During the Welcome to Carnarvon Gorge presentation we were told that despite culling, 4,000 brumbies lived in the park. I awoke in the middle of the night and heard one cantering around our cabin neighing. We were also told that platypus were best seen in the early morning so I woke up early. It was very cold but I stood very quietly near the Rock Pool for about half an hour watching the surface. I saw a couple of ripples every now and then as some creature broke through the water briefly. I was just about to give up when I saw ripples near the big rock. Something was swimming around the edge, then went into a small cavern and disappeared. It looked like a platypus. A few minutes later a 30cm platypus surfaced about 4 metres away from me. It swam closer, poked its head up, seeming to look straight at me then hid behind some reeds. I moved to get a better view. It surfaced saw me move and ducked straight back into the water. I have only ever seen platypus once before in the wild but due to a series of coincidences over many years these strange creatures have become my mascot.
Unfortunately we did not have enough time to do the longer walks at Carnarvon Gorge and being spring I would not be comfortable walking there anyway. Perhaps a visit in winter would be better but we were told it can be very cold.
We drove north, skirting Emerald then on to Alpha. We followed a huge truck with Heart Foundation and HeartofAustralia.com written on it. This provides specialist medical services including cardiology and respiratory medicine to rural communities. Arrow Energy, appears to be the largest sponsor of the project. Arrow, owned by Shell, produces CSG which is known to cause heart and respiratory problems!!!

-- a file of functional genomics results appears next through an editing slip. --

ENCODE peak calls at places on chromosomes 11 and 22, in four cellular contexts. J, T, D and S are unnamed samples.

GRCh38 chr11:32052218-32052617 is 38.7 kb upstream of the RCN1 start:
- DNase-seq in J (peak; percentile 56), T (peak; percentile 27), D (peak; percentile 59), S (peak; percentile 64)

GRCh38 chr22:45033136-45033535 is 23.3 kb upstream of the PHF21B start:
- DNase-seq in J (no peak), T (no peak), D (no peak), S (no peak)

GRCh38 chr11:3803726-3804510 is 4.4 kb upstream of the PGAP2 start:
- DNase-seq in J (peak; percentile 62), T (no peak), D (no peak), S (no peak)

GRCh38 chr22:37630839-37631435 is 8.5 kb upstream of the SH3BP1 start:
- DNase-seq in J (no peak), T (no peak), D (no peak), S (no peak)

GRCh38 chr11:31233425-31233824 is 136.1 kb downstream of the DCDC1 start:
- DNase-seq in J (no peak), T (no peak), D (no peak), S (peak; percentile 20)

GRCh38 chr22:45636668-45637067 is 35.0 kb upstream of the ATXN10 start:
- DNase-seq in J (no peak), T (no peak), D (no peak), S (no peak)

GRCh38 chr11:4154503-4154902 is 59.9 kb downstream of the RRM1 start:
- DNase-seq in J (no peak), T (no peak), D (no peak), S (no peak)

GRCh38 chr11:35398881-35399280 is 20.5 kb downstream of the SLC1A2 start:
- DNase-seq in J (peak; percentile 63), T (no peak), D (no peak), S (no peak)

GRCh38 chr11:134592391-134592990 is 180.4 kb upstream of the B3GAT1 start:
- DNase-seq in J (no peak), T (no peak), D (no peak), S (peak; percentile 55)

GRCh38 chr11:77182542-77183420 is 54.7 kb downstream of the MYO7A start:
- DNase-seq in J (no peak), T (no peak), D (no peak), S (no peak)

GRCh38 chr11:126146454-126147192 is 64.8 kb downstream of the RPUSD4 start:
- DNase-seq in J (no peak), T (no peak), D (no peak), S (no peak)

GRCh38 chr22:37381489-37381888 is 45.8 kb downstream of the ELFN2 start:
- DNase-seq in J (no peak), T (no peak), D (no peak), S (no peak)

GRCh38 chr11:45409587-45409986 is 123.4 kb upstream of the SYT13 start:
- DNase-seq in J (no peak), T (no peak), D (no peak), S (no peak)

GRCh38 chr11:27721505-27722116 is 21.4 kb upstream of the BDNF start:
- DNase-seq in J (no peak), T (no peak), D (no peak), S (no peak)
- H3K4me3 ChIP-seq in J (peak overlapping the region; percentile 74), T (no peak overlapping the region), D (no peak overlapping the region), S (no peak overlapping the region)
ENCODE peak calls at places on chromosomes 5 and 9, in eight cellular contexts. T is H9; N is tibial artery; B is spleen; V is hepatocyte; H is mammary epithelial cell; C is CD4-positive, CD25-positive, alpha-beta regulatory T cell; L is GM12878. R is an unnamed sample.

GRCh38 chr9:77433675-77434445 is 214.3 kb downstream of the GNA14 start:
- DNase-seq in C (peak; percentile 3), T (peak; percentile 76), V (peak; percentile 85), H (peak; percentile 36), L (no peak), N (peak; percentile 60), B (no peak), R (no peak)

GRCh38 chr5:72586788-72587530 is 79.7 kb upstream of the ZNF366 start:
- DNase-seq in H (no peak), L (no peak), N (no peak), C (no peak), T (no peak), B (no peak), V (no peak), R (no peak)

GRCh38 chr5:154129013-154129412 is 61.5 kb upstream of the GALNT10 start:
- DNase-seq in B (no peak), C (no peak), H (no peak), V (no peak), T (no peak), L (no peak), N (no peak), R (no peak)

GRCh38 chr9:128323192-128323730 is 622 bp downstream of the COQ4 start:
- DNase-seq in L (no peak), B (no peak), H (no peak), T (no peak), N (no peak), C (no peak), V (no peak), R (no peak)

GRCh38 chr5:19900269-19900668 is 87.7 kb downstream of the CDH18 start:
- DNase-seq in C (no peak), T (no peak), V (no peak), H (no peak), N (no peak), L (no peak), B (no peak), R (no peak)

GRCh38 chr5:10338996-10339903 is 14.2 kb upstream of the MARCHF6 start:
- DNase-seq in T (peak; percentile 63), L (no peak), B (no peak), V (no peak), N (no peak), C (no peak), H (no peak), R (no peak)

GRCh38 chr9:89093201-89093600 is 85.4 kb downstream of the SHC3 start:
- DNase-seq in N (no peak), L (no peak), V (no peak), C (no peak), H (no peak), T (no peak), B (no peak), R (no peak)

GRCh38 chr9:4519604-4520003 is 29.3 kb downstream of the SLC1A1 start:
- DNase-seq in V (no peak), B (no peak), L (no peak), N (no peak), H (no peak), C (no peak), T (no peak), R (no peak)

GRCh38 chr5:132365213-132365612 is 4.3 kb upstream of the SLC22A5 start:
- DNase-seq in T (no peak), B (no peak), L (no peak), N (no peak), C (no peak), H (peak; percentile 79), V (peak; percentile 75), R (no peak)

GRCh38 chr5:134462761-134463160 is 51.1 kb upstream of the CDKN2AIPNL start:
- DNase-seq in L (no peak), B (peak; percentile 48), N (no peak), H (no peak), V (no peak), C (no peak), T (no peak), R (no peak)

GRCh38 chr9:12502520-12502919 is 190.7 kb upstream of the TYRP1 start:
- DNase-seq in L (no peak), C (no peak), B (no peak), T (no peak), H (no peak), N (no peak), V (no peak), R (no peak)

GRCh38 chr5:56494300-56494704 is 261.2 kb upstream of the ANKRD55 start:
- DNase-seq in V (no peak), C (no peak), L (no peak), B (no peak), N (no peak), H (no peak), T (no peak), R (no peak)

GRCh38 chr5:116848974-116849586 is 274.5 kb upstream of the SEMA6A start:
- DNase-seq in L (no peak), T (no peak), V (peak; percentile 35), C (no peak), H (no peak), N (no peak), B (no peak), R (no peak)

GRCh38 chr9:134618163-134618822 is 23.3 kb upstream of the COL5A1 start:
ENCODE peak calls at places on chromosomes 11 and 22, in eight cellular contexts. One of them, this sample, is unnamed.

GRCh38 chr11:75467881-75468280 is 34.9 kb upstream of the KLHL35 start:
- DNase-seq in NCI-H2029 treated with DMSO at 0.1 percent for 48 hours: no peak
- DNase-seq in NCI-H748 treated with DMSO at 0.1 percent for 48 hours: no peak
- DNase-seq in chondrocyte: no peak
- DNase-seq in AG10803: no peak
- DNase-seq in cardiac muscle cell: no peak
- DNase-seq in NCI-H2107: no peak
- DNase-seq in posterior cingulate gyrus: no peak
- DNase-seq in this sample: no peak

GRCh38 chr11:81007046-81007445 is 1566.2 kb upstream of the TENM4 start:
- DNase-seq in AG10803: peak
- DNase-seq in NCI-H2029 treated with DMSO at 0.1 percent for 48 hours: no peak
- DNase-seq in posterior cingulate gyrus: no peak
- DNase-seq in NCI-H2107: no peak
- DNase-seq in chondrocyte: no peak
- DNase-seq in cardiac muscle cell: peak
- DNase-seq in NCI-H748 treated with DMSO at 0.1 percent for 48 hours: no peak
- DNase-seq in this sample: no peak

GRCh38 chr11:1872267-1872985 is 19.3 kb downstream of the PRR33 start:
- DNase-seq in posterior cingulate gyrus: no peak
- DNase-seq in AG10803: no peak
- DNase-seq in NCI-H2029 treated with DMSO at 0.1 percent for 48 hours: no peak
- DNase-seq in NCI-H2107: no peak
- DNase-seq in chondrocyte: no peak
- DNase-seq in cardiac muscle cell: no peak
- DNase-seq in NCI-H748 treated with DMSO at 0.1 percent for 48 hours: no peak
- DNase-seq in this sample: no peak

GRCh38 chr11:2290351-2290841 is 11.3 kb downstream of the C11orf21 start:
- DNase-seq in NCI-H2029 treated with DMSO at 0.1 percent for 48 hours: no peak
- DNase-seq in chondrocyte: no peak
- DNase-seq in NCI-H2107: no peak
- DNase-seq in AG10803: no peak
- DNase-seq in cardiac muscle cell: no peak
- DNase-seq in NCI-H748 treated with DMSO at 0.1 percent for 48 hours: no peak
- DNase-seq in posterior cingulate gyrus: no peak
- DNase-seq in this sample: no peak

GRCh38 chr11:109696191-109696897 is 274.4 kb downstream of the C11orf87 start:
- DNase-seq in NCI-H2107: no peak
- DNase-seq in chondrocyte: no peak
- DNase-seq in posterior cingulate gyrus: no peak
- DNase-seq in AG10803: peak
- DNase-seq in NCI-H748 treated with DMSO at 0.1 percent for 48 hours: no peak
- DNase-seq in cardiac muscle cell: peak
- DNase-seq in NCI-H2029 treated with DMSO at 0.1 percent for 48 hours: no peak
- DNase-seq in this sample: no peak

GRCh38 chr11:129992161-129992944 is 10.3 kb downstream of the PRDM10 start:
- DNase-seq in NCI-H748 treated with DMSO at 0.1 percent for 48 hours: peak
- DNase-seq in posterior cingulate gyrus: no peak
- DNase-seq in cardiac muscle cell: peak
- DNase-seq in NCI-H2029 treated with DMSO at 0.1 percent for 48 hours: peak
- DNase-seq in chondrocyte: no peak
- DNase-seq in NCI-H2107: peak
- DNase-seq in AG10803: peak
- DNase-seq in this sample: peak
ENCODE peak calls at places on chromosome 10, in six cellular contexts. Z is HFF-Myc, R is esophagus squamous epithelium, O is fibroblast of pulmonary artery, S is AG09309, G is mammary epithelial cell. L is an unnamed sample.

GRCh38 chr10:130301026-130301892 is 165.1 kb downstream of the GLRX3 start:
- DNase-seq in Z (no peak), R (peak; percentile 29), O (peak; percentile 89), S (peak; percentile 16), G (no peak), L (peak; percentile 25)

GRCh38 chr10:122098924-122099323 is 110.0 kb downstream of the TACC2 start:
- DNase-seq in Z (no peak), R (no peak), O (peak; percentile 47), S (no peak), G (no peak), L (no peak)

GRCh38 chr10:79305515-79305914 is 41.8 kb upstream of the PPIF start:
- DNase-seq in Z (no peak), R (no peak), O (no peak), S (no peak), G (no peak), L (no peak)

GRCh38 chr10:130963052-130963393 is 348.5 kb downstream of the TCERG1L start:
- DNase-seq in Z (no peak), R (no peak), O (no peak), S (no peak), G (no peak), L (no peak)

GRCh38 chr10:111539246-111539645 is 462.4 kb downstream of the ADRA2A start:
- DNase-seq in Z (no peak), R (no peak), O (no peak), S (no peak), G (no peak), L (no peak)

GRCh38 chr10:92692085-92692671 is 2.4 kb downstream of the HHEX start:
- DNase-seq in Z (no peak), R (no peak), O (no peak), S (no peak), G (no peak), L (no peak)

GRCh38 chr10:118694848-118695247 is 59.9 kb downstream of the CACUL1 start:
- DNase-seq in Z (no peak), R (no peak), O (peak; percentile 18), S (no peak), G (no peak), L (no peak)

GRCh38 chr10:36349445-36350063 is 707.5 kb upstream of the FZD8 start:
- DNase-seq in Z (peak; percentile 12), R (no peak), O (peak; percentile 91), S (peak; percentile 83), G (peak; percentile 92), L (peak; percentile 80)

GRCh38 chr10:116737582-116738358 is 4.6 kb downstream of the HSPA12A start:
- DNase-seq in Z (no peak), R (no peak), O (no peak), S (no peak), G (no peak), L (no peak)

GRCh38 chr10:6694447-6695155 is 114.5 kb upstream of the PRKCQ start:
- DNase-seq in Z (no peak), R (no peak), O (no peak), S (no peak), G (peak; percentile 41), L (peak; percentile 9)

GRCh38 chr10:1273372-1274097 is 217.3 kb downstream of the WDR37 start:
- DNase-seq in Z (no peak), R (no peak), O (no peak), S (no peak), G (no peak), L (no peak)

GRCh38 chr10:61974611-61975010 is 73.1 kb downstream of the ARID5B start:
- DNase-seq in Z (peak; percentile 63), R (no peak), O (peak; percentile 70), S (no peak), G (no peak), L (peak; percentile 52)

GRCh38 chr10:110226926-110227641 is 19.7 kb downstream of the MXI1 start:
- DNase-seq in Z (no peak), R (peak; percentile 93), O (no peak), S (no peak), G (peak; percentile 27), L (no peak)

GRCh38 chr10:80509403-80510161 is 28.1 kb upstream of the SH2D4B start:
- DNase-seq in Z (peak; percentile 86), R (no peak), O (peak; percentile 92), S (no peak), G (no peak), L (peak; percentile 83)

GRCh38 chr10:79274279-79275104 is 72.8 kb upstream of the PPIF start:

At Barcaldine we stood over the man-made canopy of the tree of knowledge and listened to the timber chime in the wind. This monument to the formation of the Labor party is hard to describe but definitely worth stopping and seeing. Nearby is a huge windmill on the site of the first Queensland government bore into the Great Artesian Basin. In December 1887, after a month of drilling to a depth of 645 feet, the drill suddenly dropped seven feet and within a few minutes water rose up into the air, forming a glass dome as it fell. ‘When the Barcaldine water baptised the Western plains it was felt that a new lease of life had been secured, and that the drought had been robbed of some of its terrors.’ (Artesian Water, Morning Bulletin, Rockhampton, Qld, 6 March 1894, p. 6) Celebrations started at Shakespeare’s Hotel opposite the bore. The driller was feted by all 14 of the town’s hotels and as news spread, hundreds of people came to see the extraordinary spectacle.
We drove through Ilfracombe, deciding to stop there on the way back. We eventually stopped at Longreach after a long day on the road.